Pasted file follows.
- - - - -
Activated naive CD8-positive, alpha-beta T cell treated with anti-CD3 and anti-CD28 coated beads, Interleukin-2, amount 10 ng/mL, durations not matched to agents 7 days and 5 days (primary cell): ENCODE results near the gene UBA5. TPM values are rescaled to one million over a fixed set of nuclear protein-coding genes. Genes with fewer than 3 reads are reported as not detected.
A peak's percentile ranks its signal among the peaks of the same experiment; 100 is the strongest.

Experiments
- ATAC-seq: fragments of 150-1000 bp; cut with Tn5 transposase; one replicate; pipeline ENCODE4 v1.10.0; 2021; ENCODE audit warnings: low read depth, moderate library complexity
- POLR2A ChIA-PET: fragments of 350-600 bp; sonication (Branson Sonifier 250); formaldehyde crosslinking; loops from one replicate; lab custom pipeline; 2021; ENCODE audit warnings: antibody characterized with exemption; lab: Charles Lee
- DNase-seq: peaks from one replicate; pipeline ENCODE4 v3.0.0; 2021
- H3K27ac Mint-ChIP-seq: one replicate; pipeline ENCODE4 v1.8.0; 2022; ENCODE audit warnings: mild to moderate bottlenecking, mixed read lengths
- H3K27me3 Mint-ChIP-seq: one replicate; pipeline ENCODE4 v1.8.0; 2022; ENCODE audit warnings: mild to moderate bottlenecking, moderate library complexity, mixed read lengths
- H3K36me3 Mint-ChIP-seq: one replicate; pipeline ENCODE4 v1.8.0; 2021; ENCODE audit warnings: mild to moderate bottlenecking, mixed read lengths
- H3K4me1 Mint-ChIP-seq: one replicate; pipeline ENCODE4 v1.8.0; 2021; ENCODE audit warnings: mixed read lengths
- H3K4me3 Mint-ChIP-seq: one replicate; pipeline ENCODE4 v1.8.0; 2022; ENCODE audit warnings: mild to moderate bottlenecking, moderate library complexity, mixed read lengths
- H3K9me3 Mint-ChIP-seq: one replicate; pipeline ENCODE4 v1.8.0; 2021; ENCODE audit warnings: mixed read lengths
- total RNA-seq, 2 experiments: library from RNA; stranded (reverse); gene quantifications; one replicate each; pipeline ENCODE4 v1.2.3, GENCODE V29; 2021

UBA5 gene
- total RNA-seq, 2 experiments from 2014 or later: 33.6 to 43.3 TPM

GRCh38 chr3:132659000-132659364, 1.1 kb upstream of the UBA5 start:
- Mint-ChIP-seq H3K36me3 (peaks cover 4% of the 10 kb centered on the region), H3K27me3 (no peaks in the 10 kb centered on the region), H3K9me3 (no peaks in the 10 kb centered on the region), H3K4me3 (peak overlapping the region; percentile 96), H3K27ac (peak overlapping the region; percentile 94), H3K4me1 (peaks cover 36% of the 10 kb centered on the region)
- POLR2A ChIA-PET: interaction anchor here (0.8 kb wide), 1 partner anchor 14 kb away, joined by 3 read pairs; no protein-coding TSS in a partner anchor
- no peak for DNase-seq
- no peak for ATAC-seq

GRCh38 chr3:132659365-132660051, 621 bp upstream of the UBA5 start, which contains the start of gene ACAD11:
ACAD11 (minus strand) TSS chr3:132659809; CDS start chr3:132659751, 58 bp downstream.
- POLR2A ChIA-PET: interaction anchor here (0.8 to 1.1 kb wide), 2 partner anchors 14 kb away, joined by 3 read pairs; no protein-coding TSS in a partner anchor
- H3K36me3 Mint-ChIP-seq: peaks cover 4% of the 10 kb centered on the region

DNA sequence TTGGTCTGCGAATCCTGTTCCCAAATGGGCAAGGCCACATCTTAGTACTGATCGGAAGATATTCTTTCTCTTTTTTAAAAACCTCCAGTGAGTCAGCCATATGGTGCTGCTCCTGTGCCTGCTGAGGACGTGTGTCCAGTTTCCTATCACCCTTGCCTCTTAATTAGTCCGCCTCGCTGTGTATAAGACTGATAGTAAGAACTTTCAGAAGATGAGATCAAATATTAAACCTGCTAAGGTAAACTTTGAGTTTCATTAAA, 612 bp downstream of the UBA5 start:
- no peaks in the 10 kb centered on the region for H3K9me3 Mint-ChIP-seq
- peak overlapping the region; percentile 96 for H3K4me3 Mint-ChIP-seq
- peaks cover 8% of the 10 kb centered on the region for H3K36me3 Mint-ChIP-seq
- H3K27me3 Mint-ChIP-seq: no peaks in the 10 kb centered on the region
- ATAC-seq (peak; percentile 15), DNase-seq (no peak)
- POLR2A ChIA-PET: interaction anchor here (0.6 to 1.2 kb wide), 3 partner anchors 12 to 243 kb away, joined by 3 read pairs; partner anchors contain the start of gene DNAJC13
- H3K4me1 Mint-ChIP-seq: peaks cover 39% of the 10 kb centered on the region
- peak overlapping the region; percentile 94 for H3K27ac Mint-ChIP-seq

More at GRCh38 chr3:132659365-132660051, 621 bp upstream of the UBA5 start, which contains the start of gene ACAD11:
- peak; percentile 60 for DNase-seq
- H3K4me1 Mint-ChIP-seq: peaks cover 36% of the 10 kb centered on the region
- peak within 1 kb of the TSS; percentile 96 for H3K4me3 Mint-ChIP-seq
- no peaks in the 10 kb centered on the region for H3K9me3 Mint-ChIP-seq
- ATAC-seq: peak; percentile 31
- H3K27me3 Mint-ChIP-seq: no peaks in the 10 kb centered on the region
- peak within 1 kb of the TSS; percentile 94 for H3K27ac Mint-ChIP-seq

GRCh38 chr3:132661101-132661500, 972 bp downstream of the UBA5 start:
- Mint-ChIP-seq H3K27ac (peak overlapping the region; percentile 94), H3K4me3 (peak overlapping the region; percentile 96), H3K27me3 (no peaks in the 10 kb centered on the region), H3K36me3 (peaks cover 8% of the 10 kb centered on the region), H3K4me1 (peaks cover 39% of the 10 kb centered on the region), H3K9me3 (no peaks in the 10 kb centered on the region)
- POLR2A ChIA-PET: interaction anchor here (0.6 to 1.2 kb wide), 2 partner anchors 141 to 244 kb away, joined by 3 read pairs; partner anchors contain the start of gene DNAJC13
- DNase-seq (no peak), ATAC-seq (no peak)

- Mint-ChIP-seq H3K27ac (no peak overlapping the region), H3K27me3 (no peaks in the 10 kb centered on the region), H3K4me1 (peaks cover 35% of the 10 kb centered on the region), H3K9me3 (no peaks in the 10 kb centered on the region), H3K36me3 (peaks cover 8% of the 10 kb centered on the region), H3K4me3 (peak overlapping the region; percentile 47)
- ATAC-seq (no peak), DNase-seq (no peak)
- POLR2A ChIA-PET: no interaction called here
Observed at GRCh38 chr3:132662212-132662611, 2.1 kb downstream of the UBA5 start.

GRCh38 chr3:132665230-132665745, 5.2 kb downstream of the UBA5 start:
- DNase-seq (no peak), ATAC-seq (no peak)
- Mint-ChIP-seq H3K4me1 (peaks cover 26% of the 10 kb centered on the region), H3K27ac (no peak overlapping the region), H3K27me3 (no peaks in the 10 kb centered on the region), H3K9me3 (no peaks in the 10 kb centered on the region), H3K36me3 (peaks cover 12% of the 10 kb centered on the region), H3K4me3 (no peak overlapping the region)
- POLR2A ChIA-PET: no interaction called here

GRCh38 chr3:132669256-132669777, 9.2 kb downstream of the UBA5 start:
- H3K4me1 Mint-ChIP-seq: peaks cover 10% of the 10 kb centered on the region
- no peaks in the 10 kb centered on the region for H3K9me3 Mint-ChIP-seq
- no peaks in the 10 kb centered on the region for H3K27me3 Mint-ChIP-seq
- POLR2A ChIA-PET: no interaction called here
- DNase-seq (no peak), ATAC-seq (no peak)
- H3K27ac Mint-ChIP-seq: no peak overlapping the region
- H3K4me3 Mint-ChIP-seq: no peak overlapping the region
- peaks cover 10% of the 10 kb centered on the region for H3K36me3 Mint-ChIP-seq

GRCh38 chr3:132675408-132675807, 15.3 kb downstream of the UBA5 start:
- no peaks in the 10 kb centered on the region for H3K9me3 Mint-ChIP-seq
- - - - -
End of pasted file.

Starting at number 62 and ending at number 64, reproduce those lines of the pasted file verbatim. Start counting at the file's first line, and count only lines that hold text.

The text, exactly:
- peaks cover 10% of the 10 kb centered on the region for H3K36me3 Mint-ChIP-seq

GRCh38 chr3:132675408-132675807, 15.3 kb downstream of the UBA5 start:
- no peaks in the 10 kb centered on the region for H3K9me3 Mint-ChIP-seq